A clean, well-lit place to vent

Please feel free to contribute to this frequently-updated forum, which posts selected commentary on our favorite comic strip. If you’d like your critique to be posted, please note that civility, if not approbation, counts. Click here to submit a comment.

Noc | Sun Prairie, WI | January 27, 2011

Given Shuler's accuracy record with a football, the thought of him possessing and using a pistol of any sort (even a Nerf) ought to be argument enough to ban concealed and open carry.

B.J. | Denver, CO | January 26, 2011

I had an experience recently that made me wish with all my being to have a loaded handgun on my belt. I was moving out of a literally psychotic landlord's property, when the landlord's friend (someone riding a Harley, all dressed up in leather) threatened me with a gun. Gosh for all the rhetoric, the handgun would have been comforting, since the county's finest Sheriff's Department refused the civil standby. The biker could certainly have killed me, if he chose, since he was armed and I was not. In the end, I would rather have it and not need it than the reverse, just to escape the boredom of becoming a nightly news special.

Larry S. | Delaware, OH | January 26, 2011

I'm enjoying the Congressman's juvenile fantasies about shooting the gun from an assailant's hand with one well-placed shot and dropping an overhead chandelier on him with another. I am impressed -- impressed to learn that the grocery stores in Tuscon have chandeliers. Notwithstanding that I support personal gun ownership and the use of guns for personal protection, I note with no little amusement that Mythbusters has already established that: 1) shooting a gun out of someone's hand is possible but dangerous to bystanders because bullet fragments will fly unpredictably if you hit it, and 2) cutting a rope by shooting at it is also possible but difficult. It would seem that if it's necessary to use a gun stop a shooting rampage, the best way is to shoot the shooter. It's not nearly as flashy, but it's much more practical.

L. B. | COLORADO | January 26, 2011

In the current SP, I'm one of the gun owners who voted No Damn Way. I own two handguns: the 22-caliber my deceased ex-husband used to teach my daughter to shoot, and the .45 that he used to blow his brains out. I'm not opposed to regulated gun ownership, but concealed carry permits are obscenities. Sports firearms should be required by law to be carried in public only when enclosed in day-glow orange labeled cases, and removed from cases only on private property with the permission of the owner, at licensed shooting ranges, and, when also carrying a valid hunting license, in designated public wilderness areas. Any non-compliant usage should be a felony. Concealed carry by non-professionals is right out. Ownership of weapons not classified as sport firearms, such as military artifacts, should require a collector's license issued only with an extensive background check, and proper storage and transport of such weapons must also be stringently regulated. No firearm usage within the peacetime social contract is precluded by these rules, nor is a prudent armed citizenry (in case those rules ever are suspended) thereby prevented.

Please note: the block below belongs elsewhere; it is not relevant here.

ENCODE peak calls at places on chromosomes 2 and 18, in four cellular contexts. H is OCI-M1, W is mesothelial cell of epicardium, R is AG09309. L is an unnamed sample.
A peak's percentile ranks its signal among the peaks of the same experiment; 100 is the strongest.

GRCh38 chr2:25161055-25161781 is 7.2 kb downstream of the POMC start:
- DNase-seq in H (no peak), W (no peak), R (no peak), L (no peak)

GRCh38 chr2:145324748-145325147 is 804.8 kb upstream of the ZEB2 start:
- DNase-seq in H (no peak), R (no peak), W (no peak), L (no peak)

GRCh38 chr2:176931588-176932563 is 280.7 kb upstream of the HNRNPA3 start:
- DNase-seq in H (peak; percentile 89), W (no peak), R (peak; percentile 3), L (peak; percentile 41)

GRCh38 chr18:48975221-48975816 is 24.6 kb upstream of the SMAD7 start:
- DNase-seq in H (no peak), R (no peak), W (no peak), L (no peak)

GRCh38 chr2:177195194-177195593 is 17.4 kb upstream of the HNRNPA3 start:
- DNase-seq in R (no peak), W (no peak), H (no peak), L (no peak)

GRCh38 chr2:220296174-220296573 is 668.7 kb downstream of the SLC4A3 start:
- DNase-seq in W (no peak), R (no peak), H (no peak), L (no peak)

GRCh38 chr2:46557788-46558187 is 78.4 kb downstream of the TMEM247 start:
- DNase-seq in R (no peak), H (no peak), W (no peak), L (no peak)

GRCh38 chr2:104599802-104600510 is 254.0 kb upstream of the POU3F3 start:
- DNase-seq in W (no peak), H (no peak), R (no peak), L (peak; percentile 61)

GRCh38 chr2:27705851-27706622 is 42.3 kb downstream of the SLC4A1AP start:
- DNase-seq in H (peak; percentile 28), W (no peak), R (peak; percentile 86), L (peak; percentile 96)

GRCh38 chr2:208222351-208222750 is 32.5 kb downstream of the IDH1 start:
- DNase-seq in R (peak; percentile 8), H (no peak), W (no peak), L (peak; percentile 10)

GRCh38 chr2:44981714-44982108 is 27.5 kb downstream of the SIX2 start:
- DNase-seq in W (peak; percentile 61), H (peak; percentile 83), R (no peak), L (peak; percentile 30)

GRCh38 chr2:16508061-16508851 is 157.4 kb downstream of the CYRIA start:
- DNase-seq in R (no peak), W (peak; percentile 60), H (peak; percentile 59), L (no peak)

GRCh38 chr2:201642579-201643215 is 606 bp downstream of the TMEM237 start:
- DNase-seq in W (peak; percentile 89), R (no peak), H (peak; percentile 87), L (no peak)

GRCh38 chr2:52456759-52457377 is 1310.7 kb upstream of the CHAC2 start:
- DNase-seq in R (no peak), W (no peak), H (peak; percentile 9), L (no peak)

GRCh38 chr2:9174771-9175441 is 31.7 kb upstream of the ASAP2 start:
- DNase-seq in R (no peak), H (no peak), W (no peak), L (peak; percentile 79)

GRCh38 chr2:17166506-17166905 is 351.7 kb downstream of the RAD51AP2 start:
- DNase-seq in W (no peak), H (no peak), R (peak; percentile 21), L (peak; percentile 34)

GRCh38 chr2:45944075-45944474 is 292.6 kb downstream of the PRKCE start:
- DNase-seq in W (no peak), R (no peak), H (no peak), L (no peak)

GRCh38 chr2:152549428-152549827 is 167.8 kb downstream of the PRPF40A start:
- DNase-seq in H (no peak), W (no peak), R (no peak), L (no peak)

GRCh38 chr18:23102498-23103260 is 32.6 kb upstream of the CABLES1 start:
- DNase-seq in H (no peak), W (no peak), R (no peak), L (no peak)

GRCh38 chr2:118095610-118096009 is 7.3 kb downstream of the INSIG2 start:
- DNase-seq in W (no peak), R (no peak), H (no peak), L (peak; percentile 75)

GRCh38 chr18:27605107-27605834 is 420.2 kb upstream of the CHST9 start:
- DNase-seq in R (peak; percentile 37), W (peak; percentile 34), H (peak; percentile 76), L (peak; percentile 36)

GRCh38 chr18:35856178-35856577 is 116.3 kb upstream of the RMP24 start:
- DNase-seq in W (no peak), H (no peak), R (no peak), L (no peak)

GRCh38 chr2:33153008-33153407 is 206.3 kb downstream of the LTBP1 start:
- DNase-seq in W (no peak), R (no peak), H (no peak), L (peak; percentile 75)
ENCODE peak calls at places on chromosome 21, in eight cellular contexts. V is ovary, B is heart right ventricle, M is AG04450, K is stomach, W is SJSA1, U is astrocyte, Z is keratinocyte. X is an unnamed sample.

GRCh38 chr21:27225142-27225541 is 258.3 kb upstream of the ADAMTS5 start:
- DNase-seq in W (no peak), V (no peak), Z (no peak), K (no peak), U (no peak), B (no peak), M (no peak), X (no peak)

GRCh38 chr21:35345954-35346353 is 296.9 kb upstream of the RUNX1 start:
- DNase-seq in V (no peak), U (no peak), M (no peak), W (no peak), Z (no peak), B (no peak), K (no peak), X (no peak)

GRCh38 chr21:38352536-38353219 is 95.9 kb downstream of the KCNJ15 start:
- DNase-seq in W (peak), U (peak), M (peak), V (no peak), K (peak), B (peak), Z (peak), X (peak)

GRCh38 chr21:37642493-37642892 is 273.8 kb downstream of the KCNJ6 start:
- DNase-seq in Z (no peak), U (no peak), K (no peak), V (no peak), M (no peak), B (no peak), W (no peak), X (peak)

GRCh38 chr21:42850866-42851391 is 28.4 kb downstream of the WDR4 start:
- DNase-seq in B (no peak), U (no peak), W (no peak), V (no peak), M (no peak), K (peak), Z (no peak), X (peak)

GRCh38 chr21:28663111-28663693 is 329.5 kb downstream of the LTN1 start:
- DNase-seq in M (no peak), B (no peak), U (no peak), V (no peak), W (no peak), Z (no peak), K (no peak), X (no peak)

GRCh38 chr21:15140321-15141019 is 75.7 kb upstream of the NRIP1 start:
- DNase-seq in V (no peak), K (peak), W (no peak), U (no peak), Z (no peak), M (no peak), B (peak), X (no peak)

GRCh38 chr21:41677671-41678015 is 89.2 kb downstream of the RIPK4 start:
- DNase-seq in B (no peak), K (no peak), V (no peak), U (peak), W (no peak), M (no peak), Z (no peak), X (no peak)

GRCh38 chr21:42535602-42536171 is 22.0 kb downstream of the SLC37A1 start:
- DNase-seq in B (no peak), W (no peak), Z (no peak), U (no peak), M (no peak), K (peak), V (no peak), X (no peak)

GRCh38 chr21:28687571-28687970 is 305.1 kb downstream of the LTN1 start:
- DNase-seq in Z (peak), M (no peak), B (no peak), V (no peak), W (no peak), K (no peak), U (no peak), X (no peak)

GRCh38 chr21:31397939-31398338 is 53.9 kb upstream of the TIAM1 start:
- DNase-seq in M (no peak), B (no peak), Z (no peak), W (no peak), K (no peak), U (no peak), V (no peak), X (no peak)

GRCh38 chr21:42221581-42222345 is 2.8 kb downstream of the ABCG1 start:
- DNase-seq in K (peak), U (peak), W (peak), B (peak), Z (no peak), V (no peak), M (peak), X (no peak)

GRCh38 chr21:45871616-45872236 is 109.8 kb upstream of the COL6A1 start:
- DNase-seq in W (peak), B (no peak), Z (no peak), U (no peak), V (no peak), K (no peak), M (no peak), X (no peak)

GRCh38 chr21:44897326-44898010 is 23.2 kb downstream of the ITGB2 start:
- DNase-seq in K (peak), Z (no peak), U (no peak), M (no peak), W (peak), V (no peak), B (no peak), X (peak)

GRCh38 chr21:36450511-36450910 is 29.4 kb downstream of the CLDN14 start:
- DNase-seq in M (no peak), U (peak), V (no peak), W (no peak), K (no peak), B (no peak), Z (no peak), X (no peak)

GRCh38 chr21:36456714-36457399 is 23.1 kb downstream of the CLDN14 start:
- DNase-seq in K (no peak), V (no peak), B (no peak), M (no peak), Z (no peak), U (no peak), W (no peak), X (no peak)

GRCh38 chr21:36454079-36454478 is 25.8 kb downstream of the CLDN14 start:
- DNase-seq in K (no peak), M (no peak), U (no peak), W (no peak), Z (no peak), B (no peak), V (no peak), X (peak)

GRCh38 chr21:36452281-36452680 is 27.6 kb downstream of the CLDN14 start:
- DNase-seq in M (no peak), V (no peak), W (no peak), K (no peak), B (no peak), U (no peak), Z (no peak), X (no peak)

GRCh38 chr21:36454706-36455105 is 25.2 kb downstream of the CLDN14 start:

Maryhelen Posey | Alberta, CANADA | January 26, 2011

The current STRAW POLL raises, in the first option, an opinion I hear frequently -- that if there had been armed citizens at the mall in Tucson, the gunman could/would have been cut down before doing as much damage as he did. Not only was there an armed citizen present who almost shot the wrong guy (as is pointed out in the third option), but the man who restrained the gunman until police arrived was armed and says that it never occurred to him to draw his weapon. He doesn't tell us why, though I like to think that it's because he had the good sense to know that shooting in a crowd is a bad idea, rather than just because he's not used to drawing a weapon on a real person in an ordinary place. But both of those are very likely responses: this was Arizona, people. Almost certainly at least 25% of the adults present were armed, possibly as many as 50%, and none of them but the mad gunman shot anyone. Which is a good thing, no?

Jodi Gabert | MICHIGAN | January 26, 2011

I ran for the Michigan State House in 2010. Living in a rural area, guns and the 2nd Amendment were major. Yesterday's strip took me back to an August primary forum. Sitting next to one of my Republican opponents, I listened as she said the following: "If you see me, I want you to be afraid. I want you to wonder if I'm packing." She didn't win, but to hear her almost verbatim in your strip makes me more convinced than ever that somewhere there's a volume titled The Big Book of Republican Cliches: Things Every GOP Candidate and Elected Official Must Say.  (Not to mention that I'm a bit unnerved at the memory).

Melissa Jane | Blue, MA | January 25, 2011

You can't lay J.J.'s issues at her mother's door because Joanie didn't raise her? I think being abandoned by one's mother might have an effect on one's development.